#ChennaiRainsHelp: Torrential downpour floods Indian city, Twitter users crowdsource help

  • Since mid-November, torrential rains have flooded large parts of southeastern India.
  • Twitter users have been crowdsourcing and streamlining aid and rescue efforts in the city and surrounding areas.
  • Help includes crowd-sourced database of people offering and seeking help, and a crowd-sourced map that marks the city's flooded roads.

Heavy rains, resulting from tropical low pressure areas created over the Bay of Bengal, have flooded large parts of southeastern India since mid-November. The city of Chennai in the southern state of Tamil Nadu for instance, received over 119.73 cm of rain in the month of November.

This is one of the highest recorded rainfalls in Chennai in the past 100 years, according to Indian media reports. And the densely-populated city, with a population of nearly five million people, is struggling to cope.

Death toll due to rain-related incidents in Chennai has reportedly reached over 190, and water has flooded homes of people and submerged their property. Power has been cut-off in many parts of the city as a precautionary measure, several roads have caved in, and road and rail traffic has been hit hard. Chennai airport runways are flooded and the airport authorities have shut operations till December 3, 6 AM, according to media reports.

An analysis of rainfall data from Nov. 9 to 16, 2015 showed up to 550 mm (21.7 inches) of rain drenched India's southeastern coast in the state of Tamil Nadu. Over 200 mm (7.9 inches) fell in large areas of southeastern India and northern Sri Lanka. Credits: NASA/JAXA/Hal Pierce
An analysis of rainfall data from Nov. 9 to 16, 2015 showed up to 550 mm (21.7 inches) of rain drenched India’s southeastern coast in the state of Tamil Nadu. Over 200 mm (7.9 inches) fell in large areas of southeastern India and northern Sri Lanka. Credits: NASA/JAXA/Hal Pierce

In the midst of chaos and panic, social media is abuzz with help. Twitter users have been crowdsourcing and streamlining aid and rescue efforts in the city and surrounding areas.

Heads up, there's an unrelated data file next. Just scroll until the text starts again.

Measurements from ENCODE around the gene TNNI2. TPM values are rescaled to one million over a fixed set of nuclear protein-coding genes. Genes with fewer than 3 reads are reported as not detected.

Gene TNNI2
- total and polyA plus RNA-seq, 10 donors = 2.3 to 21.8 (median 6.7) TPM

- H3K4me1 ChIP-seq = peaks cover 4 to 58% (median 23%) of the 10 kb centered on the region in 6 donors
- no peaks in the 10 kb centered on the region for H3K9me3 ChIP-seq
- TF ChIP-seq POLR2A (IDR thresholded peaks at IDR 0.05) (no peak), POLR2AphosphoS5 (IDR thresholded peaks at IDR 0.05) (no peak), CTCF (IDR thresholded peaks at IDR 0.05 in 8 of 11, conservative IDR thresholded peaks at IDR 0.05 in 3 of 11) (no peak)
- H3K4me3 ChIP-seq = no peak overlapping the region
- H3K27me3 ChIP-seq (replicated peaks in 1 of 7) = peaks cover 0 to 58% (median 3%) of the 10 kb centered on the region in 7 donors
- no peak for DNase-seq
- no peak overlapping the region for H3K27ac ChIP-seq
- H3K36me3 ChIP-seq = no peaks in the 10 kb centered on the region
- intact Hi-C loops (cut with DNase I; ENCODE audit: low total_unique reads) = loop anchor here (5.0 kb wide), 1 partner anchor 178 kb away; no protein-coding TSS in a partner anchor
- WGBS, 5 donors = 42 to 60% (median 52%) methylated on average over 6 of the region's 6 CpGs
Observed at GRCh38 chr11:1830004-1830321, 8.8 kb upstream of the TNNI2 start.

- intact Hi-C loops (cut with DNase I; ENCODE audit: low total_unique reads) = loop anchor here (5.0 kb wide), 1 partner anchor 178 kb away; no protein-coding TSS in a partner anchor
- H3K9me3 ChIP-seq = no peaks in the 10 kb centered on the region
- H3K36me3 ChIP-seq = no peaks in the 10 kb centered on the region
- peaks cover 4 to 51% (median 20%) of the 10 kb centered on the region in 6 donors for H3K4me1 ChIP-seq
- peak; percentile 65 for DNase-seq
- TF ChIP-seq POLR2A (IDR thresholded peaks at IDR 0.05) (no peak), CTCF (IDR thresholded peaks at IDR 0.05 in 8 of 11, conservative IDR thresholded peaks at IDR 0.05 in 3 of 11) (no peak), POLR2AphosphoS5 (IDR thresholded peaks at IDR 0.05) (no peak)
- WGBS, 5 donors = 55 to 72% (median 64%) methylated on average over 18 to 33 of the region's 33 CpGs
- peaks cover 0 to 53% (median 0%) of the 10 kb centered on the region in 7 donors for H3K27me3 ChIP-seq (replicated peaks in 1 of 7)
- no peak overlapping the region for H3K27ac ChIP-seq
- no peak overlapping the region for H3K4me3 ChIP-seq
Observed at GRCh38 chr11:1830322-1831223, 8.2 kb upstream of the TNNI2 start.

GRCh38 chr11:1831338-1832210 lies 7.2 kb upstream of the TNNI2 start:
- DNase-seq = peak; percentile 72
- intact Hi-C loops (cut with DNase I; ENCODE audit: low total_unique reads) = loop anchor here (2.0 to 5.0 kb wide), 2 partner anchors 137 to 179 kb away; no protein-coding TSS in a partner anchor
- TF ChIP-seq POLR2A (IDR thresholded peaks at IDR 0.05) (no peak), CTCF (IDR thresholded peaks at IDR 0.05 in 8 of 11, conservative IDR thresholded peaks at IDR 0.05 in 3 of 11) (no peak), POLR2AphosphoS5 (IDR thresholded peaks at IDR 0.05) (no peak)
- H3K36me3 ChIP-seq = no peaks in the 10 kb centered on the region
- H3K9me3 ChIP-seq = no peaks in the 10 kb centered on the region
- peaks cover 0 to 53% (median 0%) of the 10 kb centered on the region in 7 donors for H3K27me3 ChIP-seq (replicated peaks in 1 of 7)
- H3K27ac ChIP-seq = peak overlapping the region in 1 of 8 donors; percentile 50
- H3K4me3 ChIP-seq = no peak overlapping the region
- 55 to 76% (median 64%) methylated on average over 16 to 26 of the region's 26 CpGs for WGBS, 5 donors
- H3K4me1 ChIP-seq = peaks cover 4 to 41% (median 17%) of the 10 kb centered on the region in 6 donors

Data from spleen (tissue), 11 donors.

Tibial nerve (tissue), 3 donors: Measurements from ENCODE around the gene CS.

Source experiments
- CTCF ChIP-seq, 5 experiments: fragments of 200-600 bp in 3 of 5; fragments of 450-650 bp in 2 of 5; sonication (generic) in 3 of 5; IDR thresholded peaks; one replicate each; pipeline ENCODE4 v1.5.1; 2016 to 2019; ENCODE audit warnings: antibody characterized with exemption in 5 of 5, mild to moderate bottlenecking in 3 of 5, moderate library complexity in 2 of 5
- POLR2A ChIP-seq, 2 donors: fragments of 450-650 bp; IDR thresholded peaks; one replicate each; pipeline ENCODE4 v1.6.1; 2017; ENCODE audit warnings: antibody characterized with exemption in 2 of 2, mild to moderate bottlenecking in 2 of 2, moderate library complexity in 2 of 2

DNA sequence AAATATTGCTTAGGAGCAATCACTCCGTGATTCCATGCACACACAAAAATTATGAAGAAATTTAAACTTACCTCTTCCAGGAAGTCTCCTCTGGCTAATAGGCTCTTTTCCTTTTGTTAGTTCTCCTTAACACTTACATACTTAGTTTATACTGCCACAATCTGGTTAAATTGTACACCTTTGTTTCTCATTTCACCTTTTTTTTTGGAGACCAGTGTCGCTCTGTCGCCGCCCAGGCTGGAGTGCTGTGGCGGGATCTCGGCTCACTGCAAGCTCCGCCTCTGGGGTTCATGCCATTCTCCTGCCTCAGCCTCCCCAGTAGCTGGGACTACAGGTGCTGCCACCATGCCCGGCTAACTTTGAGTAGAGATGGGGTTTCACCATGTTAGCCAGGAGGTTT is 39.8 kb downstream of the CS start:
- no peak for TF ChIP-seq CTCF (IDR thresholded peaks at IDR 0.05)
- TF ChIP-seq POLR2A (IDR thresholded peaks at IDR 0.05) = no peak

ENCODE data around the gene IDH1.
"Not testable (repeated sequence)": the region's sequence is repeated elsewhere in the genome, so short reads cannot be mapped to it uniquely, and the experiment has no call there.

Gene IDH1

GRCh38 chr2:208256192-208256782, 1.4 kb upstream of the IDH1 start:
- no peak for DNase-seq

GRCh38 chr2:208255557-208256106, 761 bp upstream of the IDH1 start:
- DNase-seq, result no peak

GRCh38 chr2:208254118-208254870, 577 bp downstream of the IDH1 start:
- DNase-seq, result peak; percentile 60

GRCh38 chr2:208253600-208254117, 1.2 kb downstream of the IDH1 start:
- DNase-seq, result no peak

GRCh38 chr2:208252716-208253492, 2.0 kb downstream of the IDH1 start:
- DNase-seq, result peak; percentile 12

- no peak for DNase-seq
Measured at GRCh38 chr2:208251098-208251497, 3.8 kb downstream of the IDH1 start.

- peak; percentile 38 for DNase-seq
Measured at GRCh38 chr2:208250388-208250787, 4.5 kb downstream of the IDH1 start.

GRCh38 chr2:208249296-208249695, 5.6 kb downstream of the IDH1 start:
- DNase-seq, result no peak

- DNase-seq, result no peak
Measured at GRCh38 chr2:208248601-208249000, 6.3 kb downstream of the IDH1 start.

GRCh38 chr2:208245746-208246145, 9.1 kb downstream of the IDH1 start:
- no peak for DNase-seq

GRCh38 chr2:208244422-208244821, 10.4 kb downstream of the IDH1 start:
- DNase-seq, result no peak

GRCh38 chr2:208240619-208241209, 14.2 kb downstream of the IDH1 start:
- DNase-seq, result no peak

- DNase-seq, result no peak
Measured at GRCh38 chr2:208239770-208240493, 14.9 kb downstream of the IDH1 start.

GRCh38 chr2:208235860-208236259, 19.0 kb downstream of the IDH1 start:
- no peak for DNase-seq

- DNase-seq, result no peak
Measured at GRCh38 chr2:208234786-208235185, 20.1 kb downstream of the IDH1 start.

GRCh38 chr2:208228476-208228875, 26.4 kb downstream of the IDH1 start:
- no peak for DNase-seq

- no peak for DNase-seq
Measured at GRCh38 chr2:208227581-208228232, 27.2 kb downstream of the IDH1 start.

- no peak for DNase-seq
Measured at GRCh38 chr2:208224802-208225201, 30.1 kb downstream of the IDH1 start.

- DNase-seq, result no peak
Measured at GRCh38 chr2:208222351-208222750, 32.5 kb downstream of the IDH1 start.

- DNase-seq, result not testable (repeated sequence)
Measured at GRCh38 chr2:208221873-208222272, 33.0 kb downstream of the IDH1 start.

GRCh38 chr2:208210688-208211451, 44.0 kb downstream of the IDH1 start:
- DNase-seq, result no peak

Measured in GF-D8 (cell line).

Hashtags #ChennaiRainsHelp and #ChennaiRescue have proliferated on Twitter.

To streamline rescue efforts, several Twitter users have come together to create chennairains.org, a crowd-sourced list of people who have offered, or have asked for help on Twitter.

Chennairains.org has searchable lists of people and places offering their homes and food to those stranded in flooded waters. It also has an updated list of emergency contact numbers, including those of doctors. Moreover, people who need rescuing can fill up a “rescue form” on the website, and people can even offer to volunteer via another form.

Twitter user Sowmya Rao (@sowmyarao_), a lawyer from Delhi, created the database for chennairains.org on Tuesday. The database was quickly shared widely, and is now being managed and updated by around 16 other Twitter users.

Some celebrities have stepped in too. For example, Indian movie actor Siddharth offered to pick and deliver food packets to those in need in Chennai.

In another crowd sourced effort called FloodMaps, people have been mapping flooded roads in Chennai to gauge the city’s waterlogging situation.

To rescue people from inundated areas in the city, Ola, an app-based taxi service in India (like Uber), deployed some boats in November. Manned by professional rowers and fishermen, these boats also distributed food and water to stranded people.

Taking a cue from Ola, other taxi operators in Chennai have launched additional boats in the city to aid rescue efforts.

Others on Twitter have offered to rescue snakes, and other animals and wildlife from flooded waters.

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